A case study is an account of an activity, event, or problem that contains a real or hypothetical situation and includes complexities you would encounter in the workplace. Case studies are used to help you see how the complexities of real life influence decisions. Case study investigators gather data through different sources, which may include direct observation, interviews, focus groups, or surveys. Investigators will then offer an analysis.
This may take the form of a historical case study which analyzes the causes and consequences of a situation and discusses the lessons learned.
Other types of case studies imagine or role play to make plausible recommendations to senior management. Some case studies attempt to solve a problem by developing a new design. These types of case studies are problem-oriented.
Unlike experiments, where researchers control for different variables, case studies are detailed investigations into real life phenomena.
Why use a Case Study?
Case studies expose you to real-life examples of situations that you may deal with, or not otherwise experience – if you come across something only once in your career, you’re learning on the fly. Case studies allow you to:
Explore the nature of a problem and circumstances that affect a solution
Learn about others' viewpoints and how they may be taken into account
Define your priorities and make your own decisions to solve a similar problem
Predict outcomes and consequences
If you’ve seen something similar in a case study, you’ve got something to look back on. Case studies also let you lay out all the information from hindsight, including the stuff that might not be obvious in the moment, but is there if you know to look for it and ask the right questions. You can put yourself in the shoes of the various decision makers and consider what blind spots you might have in a similar situation.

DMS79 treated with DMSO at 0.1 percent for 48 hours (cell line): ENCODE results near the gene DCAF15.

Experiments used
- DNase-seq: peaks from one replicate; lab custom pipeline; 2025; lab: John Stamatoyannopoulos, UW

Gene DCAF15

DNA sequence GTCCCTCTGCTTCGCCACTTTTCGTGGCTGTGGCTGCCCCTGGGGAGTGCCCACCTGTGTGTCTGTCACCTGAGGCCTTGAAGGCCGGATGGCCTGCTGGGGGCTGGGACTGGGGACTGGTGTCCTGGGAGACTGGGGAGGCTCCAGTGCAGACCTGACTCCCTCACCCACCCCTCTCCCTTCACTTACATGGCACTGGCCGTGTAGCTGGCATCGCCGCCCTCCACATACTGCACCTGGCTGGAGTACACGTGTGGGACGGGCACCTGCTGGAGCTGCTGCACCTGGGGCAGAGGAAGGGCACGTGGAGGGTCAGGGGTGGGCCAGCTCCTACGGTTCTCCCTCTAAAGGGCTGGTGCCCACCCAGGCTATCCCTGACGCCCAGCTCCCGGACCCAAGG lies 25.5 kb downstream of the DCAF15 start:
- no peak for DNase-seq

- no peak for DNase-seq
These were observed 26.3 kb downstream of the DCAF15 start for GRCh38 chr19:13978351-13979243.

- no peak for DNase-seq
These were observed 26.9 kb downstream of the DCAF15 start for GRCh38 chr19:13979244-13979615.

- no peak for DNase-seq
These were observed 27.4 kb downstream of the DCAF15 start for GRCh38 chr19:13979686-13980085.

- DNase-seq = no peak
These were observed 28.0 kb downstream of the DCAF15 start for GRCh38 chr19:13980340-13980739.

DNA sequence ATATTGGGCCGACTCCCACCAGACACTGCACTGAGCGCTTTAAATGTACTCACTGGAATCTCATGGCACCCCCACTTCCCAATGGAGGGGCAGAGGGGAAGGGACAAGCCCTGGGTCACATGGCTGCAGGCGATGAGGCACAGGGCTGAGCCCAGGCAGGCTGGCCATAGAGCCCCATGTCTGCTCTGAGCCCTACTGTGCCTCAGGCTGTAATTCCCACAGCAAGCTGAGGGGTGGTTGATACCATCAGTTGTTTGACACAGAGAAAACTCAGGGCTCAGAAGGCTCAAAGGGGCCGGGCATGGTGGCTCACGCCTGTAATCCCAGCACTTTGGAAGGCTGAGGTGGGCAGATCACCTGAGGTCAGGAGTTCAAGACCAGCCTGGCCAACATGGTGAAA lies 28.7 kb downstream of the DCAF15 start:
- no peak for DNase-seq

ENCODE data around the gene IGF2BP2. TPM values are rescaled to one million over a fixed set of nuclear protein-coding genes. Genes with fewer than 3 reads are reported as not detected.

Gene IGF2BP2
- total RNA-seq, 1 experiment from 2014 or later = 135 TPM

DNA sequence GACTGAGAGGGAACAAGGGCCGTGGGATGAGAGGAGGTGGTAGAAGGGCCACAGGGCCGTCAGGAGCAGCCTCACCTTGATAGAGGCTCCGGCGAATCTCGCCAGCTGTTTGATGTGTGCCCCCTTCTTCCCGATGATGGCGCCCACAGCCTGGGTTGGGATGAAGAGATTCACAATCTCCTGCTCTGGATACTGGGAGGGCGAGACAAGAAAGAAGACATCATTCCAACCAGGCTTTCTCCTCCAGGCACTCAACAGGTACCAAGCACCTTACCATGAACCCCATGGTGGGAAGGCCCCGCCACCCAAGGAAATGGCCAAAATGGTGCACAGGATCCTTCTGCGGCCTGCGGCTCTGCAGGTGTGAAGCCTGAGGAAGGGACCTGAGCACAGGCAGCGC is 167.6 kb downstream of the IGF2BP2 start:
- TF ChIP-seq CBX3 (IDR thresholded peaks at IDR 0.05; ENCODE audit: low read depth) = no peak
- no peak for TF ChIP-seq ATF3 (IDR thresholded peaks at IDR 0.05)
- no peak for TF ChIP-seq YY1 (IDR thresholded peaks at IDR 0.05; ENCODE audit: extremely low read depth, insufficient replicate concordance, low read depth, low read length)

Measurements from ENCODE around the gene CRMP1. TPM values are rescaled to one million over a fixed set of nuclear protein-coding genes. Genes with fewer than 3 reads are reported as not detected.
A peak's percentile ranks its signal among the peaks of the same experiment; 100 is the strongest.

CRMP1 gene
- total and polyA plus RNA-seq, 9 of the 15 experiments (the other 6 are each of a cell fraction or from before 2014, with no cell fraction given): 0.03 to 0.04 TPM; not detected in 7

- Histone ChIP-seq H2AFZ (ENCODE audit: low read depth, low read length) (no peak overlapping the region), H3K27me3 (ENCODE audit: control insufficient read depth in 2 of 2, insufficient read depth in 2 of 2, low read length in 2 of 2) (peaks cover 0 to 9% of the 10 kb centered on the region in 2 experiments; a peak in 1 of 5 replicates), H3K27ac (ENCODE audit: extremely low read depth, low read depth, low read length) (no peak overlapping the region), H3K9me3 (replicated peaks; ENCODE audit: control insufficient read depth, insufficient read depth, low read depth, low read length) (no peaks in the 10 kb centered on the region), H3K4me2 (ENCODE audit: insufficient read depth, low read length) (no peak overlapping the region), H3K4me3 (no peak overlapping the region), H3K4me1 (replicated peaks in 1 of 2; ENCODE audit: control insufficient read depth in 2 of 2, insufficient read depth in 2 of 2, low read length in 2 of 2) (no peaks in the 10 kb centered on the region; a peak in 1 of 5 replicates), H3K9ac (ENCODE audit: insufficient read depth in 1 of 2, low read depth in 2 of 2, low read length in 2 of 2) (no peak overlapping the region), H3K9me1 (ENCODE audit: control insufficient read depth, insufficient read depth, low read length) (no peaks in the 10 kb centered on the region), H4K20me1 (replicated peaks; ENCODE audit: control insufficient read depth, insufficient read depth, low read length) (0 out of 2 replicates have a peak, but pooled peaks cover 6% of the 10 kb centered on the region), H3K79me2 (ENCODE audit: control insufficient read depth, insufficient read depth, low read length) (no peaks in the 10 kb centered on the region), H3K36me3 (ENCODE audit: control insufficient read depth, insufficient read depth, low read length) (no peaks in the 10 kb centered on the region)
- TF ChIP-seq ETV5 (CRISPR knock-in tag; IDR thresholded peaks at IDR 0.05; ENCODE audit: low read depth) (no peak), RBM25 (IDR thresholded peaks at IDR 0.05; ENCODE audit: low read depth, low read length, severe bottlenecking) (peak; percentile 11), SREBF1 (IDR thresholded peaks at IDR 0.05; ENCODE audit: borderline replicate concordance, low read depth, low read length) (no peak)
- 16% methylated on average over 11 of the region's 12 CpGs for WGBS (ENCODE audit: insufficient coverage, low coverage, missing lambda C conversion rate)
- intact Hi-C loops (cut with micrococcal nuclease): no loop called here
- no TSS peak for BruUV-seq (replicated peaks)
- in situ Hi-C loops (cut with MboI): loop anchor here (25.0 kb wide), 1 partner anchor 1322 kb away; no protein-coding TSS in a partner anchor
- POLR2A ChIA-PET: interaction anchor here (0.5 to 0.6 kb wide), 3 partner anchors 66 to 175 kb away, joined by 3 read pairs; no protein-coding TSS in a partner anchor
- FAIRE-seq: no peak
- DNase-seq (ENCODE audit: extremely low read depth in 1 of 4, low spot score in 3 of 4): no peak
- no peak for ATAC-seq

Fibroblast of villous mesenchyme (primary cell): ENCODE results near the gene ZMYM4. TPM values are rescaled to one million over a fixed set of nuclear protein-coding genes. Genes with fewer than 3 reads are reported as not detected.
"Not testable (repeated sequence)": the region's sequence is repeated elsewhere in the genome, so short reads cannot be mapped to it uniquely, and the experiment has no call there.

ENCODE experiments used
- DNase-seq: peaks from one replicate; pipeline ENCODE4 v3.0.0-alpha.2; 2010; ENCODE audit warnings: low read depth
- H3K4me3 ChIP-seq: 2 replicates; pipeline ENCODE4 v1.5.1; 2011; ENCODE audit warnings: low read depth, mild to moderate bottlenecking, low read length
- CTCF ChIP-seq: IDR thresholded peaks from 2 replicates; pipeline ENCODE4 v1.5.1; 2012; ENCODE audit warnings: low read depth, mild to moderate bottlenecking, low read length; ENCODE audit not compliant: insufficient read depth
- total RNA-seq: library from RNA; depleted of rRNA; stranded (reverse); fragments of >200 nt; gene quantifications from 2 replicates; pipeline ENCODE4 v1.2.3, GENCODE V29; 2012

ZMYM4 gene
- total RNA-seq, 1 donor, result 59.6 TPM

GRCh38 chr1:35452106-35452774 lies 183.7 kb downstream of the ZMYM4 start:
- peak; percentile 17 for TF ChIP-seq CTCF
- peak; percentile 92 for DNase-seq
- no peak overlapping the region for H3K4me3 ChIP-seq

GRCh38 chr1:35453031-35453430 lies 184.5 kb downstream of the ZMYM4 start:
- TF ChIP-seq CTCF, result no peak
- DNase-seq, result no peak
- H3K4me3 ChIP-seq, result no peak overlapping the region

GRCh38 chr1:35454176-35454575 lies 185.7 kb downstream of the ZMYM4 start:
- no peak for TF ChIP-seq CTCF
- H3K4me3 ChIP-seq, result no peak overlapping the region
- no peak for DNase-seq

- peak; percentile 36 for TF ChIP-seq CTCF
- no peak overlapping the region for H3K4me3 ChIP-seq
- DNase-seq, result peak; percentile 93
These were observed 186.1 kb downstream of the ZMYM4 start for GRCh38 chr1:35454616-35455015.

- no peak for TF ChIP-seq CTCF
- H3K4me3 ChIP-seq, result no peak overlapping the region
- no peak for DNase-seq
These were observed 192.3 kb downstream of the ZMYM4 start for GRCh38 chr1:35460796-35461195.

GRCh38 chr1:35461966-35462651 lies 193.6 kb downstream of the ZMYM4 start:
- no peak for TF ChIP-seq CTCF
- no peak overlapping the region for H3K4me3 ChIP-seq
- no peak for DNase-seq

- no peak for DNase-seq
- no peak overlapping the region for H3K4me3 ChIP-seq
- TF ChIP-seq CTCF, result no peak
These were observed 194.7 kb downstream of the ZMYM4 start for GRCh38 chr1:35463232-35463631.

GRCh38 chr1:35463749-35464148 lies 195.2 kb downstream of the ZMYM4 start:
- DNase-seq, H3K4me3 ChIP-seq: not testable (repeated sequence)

They can also promote creative thought. Some readers may have a similar situation but have never considered the solution that worked in the case study. Other readers may find that the ultimate solution in the case study won't work for them, but the trial and error solutions discarded in the case study may provide guidance about a path that will work. Finding out what other people did isn't just a "how to" to fix something. It's a "how to" in ways to address a problem.
Case studies demonstrate the complexity and messiness of real situations, and the reality that any decision to be made has to be made with incomplete information.
In other words: They are NOT clean sanitized homework problems or simple examples that have a single easy answer. They are real situations with real ethical dilemmas that may or may not have been dealt with properly in the past. They provide you (the students) to delve into the nasty, twisted, complicated reality of ethical dilemmas and hopefully come out with a healthy respect that decision makers in ethical situations don't always have a quick simple answer but are caught in a dilemma and they try to do the best they can in spite of the situation. You can not get this experience any other way short of placing you into an actual ethical dilemma, which ironically would be unethical for us to do to you.
A huge thank you to the members of the Engineering Ethics Division of the American Society for Engineering Education. This group of incredibly thoughtful and helpful engineering educators - too many to name - greatly contributed to the content on this page.